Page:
Enrollment Declines Continue
“The worst is over.” “We’ve finally bottomed out.” “Things can only get better.”
A few months ago, that was the expert consensus on law school. Sure, admission numbers had fallen to 1970s levels, but that was chalked up to a necessary course correction. The Great Recession had changed the rules. Technology and overseas outsourcing had swallowed up the easy work. And clients had begun questioning the bottom-line value of legal services. But that was true for every business. Disruption would force law firms to focus and simplify, to evolve and enter new markets. It was an opportunity, really, some thought. Over time, law graduates would be absorbed into the marketplace. Some even predicted that declining enrollments would produce an employment boom.
And that may still happen. For now, wages are stagnant and job placement is disappointing. The new normal is slow growth with fewer perks. In hiring, law firms are seeking experience and immediate return from new hires, not enthusiasm and potential. While law schools tinker with their curricula, potential students are turning to other pursuits, worried that the days of six-figure salaries and lifetime job security have long passed.
The number of LSAT test-takers in June dropped by 9% compared to June 2013, with first-time test-takers down 14%. In fact, the 21,802 students who sat for the LSAT in June represent the lowest total in 14 years, according to Law Blog. On the heels of a 1% uptick in LSAT test-takers in February, this decline indicates a significant step backward.
Daniel Rodriguez, Dean of Northwestern University Law School, isn’t surprised by the results: “Frankly, there was never a very good theory as to why we would see a correction this year, nor did the data point in that direction. The optimism was a product of wishful thinking.”
Overall, the class of 2017 witnessed an 8% decline in enrollments, according to data from the Law School Admission Council. Alfred Brophy, a University of North Carolina School of Law professor who tracks enrollment, projects that only 38,000 students will start law school this fall, the lowest figure since 1974. And it’s a far cry from the 52,488 students who enrolled for the fall of 2010.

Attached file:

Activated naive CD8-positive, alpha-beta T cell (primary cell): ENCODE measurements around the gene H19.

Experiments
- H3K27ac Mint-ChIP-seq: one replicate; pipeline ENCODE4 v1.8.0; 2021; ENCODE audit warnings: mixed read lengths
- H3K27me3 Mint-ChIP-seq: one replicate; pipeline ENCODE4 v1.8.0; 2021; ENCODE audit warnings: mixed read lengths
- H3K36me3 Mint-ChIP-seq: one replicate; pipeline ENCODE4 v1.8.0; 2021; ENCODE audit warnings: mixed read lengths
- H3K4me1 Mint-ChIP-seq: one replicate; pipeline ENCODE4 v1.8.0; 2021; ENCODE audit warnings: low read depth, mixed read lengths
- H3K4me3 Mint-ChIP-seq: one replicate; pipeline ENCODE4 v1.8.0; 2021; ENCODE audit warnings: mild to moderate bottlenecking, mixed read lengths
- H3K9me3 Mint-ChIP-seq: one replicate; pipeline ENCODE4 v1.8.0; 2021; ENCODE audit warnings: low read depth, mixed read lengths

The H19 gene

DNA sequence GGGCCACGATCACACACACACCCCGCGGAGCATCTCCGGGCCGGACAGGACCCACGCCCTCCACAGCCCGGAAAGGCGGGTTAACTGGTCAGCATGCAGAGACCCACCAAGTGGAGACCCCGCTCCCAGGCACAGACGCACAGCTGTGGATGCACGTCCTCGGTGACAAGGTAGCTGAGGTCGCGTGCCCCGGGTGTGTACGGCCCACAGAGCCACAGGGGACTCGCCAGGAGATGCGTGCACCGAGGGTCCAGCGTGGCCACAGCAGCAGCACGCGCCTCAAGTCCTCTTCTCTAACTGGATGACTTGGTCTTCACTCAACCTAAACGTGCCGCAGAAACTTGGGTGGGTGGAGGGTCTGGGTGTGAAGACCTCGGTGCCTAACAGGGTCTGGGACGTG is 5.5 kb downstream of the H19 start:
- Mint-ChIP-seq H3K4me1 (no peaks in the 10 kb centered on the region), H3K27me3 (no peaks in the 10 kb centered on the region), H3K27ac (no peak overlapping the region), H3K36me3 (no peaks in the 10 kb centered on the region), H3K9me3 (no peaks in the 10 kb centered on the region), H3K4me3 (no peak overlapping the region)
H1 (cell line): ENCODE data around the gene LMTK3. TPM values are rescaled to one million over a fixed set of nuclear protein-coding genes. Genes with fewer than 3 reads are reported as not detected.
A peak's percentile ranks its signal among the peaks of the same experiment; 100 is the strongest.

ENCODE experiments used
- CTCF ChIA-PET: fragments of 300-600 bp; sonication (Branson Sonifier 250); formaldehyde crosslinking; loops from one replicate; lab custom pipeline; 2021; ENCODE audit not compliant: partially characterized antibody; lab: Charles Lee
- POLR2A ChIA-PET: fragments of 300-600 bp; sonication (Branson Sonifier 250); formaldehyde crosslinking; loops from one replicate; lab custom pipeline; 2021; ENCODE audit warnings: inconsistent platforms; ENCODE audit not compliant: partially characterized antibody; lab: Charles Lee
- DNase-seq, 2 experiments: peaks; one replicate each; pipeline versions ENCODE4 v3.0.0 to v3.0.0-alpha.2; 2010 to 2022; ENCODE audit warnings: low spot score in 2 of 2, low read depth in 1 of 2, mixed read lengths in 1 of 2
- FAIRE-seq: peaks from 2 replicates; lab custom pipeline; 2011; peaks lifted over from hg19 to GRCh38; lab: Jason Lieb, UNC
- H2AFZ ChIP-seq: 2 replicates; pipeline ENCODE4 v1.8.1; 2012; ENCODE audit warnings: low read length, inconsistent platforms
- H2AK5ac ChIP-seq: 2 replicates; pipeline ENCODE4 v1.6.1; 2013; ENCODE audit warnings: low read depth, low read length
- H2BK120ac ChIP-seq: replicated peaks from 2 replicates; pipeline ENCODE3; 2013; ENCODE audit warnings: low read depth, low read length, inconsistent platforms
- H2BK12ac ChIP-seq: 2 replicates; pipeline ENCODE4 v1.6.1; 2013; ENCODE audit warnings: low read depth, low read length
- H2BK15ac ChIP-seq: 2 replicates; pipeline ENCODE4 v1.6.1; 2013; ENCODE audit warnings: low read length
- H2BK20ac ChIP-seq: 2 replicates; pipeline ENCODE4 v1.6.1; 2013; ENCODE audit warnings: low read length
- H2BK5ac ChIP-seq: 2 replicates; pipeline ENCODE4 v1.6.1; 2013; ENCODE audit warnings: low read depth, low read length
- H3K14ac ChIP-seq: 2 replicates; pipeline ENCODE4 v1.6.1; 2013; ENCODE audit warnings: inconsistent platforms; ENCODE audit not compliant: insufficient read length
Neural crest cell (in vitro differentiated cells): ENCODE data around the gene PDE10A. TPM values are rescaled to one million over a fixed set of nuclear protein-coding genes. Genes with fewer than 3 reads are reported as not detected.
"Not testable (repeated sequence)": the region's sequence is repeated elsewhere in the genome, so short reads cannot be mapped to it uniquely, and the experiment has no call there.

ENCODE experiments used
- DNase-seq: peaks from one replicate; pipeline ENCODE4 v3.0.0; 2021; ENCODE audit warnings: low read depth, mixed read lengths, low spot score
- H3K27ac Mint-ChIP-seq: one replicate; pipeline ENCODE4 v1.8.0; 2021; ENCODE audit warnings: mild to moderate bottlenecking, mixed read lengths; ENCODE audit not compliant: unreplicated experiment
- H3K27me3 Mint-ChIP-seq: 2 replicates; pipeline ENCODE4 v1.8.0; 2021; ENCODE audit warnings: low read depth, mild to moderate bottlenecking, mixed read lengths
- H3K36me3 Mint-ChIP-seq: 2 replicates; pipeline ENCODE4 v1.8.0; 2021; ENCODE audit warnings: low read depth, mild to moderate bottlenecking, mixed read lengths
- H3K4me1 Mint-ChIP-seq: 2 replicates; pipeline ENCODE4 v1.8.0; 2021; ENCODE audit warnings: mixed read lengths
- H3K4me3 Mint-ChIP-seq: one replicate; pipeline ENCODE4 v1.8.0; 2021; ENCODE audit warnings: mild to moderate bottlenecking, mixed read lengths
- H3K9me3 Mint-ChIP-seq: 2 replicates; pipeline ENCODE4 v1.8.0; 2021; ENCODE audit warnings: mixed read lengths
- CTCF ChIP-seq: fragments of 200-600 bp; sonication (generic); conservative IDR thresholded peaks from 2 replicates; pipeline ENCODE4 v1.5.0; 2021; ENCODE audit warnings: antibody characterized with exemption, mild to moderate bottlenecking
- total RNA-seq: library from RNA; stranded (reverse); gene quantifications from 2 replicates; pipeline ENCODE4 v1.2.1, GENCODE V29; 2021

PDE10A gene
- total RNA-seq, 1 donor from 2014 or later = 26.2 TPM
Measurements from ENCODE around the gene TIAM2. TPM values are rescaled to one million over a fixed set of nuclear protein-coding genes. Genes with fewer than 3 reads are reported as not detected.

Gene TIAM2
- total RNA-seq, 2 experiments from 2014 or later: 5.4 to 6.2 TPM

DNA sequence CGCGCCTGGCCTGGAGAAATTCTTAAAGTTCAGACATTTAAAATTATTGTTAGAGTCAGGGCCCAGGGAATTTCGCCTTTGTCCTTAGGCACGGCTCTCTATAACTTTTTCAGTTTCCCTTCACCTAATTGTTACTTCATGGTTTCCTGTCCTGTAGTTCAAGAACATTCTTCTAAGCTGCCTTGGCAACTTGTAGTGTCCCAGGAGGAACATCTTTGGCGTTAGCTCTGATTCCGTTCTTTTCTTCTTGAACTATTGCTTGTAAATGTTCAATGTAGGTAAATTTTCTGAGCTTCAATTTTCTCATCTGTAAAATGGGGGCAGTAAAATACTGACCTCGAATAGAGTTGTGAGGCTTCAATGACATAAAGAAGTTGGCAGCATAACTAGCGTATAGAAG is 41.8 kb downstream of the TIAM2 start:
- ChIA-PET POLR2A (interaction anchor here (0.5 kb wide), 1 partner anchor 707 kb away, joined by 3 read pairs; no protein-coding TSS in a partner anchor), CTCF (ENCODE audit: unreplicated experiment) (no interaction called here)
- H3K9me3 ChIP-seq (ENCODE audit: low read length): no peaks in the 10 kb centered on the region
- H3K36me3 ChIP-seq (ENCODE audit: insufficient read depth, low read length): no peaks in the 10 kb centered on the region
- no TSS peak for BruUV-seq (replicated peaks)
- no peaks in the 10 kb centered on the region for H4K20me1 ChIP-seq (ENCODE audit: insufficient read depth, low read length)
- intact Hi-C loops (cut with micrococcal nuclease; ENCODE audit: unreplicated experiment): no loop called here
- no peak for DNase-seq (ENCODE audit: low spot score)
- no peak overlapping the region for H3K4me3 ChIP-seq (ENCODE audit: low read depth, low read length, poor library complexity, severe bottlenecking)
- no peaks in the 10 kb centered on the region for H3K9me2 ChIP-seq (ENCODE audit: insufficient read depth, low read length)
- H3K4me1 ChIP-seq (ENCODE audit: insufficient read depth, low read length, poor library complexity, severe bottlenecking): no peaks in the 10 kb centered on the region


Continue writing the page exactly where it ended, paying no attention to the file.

“Law school just isn’t the path into the middle class that it once was,” Brophy tells the National Law Journal. “Things have tumbled downhill very rapidly. Students are disappearing, and it’s unclear when they’re going to come back.”
Law schools are also attracting lower caliber students, as evidenced by the 1% slip from the previous year in applicants with LSAT scores of 165 or higher. Moreover, the number of candidates with LSATs between 145 and 164 plunged 9%. That could be a major problem for lower-tiered schools struggling to make ends meet, according to University of St. Thomas School of Law professor Jerome Organ. “For the schools in the top 30 or so, who tend to garner many of the people at 165 and above, there may be enough to go around without too many schools having to shrink enrollment too significantly,” Organ tells the National Law Journal. “But below that, the law schools with LSAT medians between 145 and 164 will be trying to maintain enrollment and profile with 10% fewer applicants to draw from.” In other words, these schools must make a devil’s bargain: Enroll lesser-caliber students and risk their reputations or cut class sizes and reduce staff and offerings.
Even for established schools, there are no easy answers, warns Northwestern’s Rodriguez. “The market is screaming loud and clear that things have to change. There is a collective-action problem—not one of us can make structural adjustments with the flip of a switch. Many schools are making adjustments, but whether they are transformative is in the eye of the beholder.”